andy
Title: Re: 28BYJ-48 5-Volt Stepper
Post by: ajofscott on Jan 04, 2014, 10:27 pm
Sometime you need to take a stepper motor apart and look and see how it is made, it will make more sense to you on how they operate. Although technically a type of synchronous motor, steppers are a unique animal compared to a conventional sine driven synchronous motor.
Title: Re: 28BYJ-48 5-Volt Stepper
Post by: sbright33 on Jan 07, 2014, 06:53 am
All that you said makes sense to me.  You can get 35RPM by using a higher voltage with these tiny motors!
Title: Re: 28BYJ-48 5-Volt Stepper
Post by: fran52 on Mar 19, 2014, 08:36 am
I know this is a sidestep to the topic but:  does anyone know if it would help to replace the uln2003 with a uln2803?
Title: Re: 28BYJ-48 5-Volt Stepper
Post by: dabineri on Apr 17, 2014, 03:55 pm
I am looking either for wheels that fit the 28BJ stepper or hints on how to make wheels for this motor.

Any ideas?   Thanks Dave
Title: Re: 28BYJ-48 5-Volt Stepper
Post by: gadget_greg on May 21, 2014, 06:41 am
I haven't read this entire thread but...

Is there a link to the 'final' code that you guys have come up with?

And I'd like to offer this for anyone interested in learning how stepper motors work.  I watched it the other day and it's well made and quite informative!

https://www.youtube.com/watch?v=bngx2dKl5jU
Title: Re: 28BYJ-48 5-Volt Stepper
Post by: huntermccray on Aug 27, 2014, 04:33 pm
Hey Guys!

I know this thread has been quiet for a while, but I am hoping for a bit of input on a project involving some 28BYJ-48 steppers with uln2003 drivers....

The project involves driving a fairly large number of steppers (10 to 30 in groups of 4-6) at ~10-20 rpm with as much torque as the little guys can muster....in ~6 hour cycles....12V/Full Step provides the requisite torque/speed but as noted frequently in this thread, the motors get really hot really fast...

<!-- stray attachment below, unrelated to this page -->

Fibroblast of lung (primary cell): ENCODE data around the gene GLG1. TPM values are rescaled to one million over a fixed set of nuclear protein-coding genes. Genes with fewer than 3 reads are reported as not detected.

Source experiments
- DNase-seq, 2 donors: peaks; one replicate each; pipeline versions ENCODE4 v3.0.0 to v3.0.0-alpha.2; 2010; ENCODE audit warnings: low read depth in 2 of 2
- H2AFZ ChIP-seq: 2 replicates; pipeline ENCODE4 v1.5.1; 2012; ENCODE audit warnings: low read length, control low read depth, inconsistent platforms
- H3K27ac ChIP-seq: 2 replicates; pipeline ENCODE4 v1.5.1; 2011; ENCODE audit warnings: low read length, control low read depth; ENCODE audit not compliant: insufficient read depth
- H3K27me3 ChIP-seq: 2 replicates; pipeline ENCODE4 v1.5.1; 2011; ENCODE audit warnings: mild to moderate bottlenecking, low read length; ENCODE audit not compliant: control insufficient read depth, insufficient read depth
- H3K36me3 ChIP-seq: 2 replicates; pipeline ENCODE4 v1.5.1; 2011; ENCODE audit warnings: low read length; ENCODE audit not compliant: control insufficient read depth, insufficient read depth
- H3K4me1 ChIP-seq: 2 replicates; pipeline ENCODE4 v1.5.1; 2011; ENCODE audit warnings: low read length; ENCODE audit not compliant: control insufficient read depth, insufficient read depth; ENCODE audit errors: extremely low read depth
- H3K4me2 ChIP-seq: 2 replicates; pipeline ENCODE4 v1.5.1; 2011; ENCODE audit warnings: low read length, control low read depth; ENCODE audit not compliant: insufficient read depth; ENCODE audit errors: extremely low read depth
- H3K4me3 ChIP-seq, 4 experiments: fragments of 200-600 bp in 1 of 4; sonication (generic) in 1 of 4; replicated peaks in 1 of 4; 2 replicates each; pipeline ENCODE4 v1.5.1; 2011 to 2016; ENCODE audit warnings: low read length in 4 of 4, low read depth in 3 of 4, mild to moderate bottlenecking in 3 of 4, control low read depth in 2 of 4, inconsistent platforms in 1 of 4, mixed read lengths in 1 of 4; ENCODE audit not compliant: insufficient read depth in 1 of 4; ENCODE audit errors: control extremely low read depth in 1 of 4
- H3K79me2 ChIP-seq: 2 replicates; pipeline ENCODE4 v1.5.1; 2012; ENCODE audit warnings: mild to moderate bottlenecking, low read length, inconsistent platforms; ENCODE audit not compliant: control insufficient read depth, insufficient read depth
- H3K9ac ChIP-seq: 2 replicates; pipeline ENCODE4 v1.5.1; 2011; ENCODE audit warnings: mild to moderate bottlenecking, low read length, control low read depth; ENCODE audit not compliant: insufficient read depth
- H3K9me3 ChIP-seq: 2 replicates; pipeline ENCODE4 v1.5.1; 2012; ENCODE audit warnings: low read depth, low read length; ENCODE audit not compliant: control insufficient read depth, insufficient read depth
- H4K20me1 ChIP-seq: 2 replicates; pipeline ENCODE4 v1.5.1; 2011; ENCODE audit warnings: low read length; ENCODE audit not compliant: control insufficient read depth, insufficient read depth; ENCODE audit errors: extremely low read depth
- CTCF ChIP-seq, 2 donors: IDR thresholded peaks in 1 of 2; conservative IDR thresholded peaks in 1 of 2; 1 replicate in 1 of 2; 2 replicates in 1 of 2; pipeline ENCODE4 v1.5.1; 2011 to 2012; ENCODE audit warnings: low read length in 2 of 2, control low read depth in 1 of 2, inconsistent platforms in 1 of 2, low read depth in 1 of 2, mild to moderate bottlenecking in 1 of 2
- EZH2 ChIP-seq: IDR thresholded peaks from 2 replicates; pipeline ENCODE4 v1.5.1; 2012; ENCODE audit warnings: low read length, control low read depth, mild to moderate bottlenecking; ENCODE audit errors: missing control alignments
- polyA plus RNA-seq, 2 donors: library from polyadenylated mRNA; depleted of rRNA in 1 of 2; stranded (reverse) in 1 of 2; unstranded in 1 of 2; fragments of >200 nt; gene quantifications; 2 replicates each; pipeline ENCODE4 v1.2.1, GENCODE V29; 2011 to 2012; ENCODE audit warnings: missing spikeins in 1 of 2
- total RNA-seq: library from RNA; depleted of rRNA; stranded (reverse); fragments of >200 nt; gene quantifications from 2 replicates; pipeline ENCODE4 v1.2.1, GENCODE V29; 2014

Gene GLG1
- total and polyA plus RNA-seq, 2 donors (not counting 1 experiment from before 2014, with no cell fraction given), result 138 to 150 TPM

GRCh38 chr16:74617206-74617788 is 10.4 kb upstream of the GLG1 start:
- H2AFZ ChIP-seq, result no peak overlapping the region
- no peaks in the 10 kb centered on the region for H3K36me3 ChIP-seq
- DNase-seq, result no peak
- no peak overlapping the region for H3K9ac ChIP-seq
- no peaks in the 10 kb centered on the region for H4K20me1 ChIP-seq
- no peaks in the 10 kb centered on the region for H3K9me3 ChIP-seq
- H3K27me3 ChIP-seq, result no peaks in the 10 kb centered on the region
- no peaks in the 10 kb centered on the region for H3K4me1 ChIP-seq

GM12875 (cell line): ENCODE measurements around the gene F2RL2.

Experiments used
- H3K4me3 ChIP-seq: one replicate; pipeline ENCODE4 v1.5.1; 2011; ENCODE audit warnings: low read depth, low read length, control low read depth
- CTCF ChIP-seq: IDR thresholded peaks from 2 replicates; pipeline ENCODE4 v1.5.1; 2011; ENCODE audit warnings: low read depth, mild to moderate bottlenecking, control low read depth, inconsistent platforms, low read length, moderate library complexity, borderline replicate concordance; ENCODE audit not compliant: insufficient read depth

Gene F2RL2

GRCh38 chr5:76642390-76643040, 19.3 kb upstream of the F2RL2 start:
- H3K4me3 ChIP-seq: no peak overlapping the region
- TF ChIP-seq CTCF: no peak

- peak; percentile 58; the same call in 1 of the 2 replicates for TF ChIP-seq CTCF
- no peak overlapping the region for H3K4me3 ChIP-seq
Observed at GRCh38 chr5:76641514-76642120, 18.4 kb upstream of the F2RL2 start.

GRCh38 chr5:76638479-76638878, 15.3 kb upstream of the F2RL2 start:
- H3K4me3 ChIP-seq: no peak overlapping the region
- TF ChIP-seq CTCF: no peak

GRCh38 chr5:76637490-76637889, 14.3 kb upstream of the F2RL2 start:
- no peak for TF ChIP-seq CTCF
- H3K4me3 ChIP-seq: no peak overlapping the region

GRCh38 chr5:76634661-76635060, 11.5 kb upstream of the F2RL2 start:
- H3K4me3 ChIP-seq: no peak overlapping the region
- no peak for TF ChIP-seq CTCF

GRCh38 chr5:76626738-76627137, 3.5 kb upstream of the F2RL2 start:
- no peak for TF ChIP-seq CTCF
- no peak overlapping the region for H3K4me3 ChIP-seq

I am familiar with stepper motor drivers from my CNC hobby and have a fairly strong background in electronics...In short, I know I need the higher voltage to overcome the inductance inherent in these steppers, but I need to limit the current to keep them from heating up....This is easily achieved with a PWM chopper with current feed back, but I don't have any desire to design/build a large number for complicated drivers......

Obviously I can use the existing code posted @ github, but I really don't want to dedicate a large number of arduinos to achieve the goals...preferably I would like to use some ATTINY2313's I have on hand....and this is where I need a touch of help....I have been writing AVR code in assembler since the 90s, but I have never taken the time to learn C....If someone could take just a few moments to outline how the "coolstep" portion of the code works with some pertinent details about the timing involved it would save me a ton of bench time......I suspect the "coolstep" function modifies the full or half step routines by breaking  each step into pulses...that is, for instance, @ the beginning of a 1mS step the driver is on for say 400uS, then "off" for 100uS then "on" for 100uS then "off" for 200uS then "on" for 50uS then off for the final 150uS....It is also possible the code could simply turn the driver on a specific period of time, then turn it off, thus allowing the current to reach its requisite level for the step and allowing the core's momentum to carry it through once the core has reached its saturation current.....